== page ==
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Piano Ombre Plays Perfectly

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It's been over a week since Frànçois and the Atlas Mountains released Piano Ombre, and I've taken my time in forming an opinion. You could say I wanted to be sure I loved it as much as I thought. The truth is I love it even more.

This album, the third full-length release from the band, is an accomplishment on every level. From earworm hooks to heartbreaking melodies, rollicking percussion and spot-on production, frontman Frànçois Marry and his band of men combine the best of offbeat pop with singer-songwriter honesty, and make it look easy. It surpasses the band's freshman and sophomore albums by no narrow margin -- which is saying something since they are solid work in their own right, receiving some critical acclaim overseas.

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This, however, might be the album that brings that acclaim to America. Piano Ombre blends the best of both of these releases (the preciousness Plaine Inondable [2009]; the rhythmic revelations of E Volo Love [2012]), and takes the handcuffs off. From "Bois" to "Ben Sur", Frànçois and the Atlas Mountains walk the line between foot-tapping danceability and realistic drear like Pilippe Petit, and yet somehow still remember get their hands dirty from time to time (the breakdown on the opening track, for instance.

In contrast with his somewhat reedy performances on past records, here Marry's vocals take on an almost super-human air of ease, rough edges polished and proffered smoothly, soaked with meaning. Another change is a much more prominent use of electronics, which gives a worthwhile dust-off to any traces of oldness in the band's style, and is responsible for much of the ornate subtlety that makes Piano Ombre so good for repeat listening.

Equally impressive is the musicianship on display. Songs like "Bois" feature jammy sections that undulate with an interest few bands can replicate, and prove that Frànçois and the Atlas Mountains have bucked the trend of so many acts today that supplant skill with production. When instruments are featured, they are actually played with fervor and intelligence deserving of interest -- "La vérité" features one of the most expressive guitar parts I've heard in quite a while, and there are more juicy drum tones than time to mention them.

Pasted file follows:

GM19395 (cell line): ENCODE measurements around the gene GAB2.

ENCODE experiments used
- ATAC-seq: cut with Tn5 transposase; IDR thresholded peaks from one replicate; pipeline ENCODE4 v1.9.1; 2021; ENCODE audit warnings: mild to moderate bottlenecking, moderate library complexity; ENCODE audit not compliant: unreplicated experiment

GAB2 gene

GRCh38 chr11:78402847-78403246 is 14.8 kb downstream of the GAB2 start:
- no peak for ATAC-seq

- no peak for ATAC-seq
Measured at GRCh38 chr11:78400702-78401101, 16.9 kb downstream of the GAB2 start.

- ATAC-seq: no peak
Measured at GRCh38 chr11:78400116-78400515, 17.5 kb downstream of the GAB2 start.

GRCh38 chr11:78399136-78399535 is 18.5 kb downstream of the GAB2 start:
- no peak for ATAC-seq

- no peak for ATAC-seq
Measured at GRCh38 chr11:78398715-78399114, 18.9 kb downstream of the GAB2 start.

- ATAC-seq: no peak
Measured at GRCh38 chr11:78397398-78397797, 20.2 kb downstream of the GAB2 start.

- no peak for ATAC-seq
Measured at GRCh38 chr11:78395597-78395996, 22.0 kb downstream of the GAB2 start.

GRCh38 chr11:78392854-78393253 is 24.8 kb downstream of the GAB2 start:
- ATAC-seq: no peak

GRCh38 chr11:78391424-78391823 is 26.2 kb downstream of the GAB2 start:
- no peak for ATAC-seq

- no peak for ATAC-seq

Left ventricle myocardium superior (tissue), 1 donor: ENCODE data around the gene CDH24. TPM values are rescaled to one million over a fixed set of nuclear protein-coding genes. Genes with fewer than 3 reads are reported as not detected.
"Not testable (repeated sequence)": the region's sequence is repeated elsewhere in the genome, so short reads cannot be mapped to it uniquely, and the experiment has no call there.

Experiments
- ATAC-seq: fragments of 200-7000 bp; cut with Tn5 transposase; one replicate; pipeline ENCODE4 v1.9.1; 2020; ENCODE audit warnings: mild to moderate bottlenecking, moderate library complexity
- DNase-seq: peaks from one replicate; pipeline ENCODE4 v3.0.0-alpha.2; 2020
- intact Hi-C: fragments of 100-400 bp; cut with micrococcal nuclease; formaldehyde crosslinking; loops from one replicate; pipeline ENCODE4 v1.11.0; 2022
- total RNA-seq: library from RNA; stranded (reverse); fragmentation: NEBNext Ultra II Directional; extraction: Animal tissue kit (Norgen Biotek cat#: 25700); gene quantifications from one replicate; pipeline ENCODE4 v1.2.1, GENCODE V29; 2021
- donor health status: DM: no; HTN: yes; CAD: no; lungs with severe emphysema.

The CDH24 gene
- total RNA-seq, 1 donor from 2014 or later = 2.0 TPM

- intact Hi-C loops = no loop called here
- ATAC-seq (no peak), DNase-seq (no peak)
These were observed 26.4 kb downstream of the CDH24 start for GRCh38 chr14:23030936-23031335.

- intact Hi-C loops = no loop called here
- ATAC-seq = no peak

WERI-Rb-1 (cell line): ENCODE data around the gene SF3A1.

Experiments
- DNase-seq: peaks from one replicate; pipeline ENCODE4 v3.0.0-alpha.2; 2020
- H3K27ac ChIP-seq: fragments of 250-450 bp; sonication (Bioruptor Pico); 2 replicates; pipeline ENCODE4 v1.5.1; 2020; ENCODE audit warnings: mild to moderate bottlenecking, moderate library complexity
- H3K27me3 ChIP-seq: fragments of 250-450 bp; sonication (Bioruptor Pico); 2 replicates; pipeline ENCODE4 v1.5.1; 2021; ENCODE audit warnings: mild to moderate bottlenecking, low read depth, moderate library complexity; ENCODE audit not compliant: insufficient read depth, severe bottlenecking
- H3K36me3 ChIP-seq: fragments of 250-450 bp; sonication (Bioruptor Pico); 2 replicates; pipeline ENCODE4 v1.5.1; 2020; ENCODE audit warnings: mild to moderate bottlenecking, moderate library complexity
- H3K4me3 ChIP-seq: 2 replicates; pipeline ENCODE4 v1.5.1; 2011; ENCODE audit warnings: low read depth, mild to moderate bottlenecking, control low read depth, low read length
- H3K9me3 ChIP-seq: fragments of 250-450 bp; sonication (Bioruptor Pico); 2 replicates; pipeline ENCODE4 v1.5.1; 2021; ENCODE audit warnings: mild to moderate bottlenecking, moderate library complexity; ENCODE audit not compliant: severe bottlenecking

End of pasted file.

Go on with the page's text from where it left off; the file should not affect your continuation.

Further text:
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Regardless of the instrument -- electronic, acoustic or voice -- the composition of this album is really wonderful. There is always something interesting to listen to, but never too much, and the band's fantastic understanding of flow and passes from individual songs to the album as a whole, which has an incredibly satisfying emotional arc.

If there's one complaint to be made about Piano Ombre, it's that the latter half never quite recaptures the fire of the first. "Fancy Foresight" might have the best hook of all 10 tracks, but just like the open-sky contemplation that is "Bien sûr" (which is thoroughly beautiful -- even heart-wrenching as it builds), it feels very controlled. Like something was out of a box early on that the band wasn't quite ready for.

This is not, however, not so much a critique as an advisement lest anyone set their sights on every song being as danceable as some of the early cuts. At the core of Piano Ombre is honesty, and an emotiveness that could be called tear-jerking at times (like in the thoroughly, wonderfully blue "La Fille Aux Cheveux De Soie").

But whether you prefer the parts upbeat or beaten down, the overall ride of Piano Ombre is one very much worth taking. It has already become one of my favorites of 2014, and my only real issue is that there are, apparently, no upcoming tour dates for the band in the U.S. And that might Piano Ombre's saddest part of all.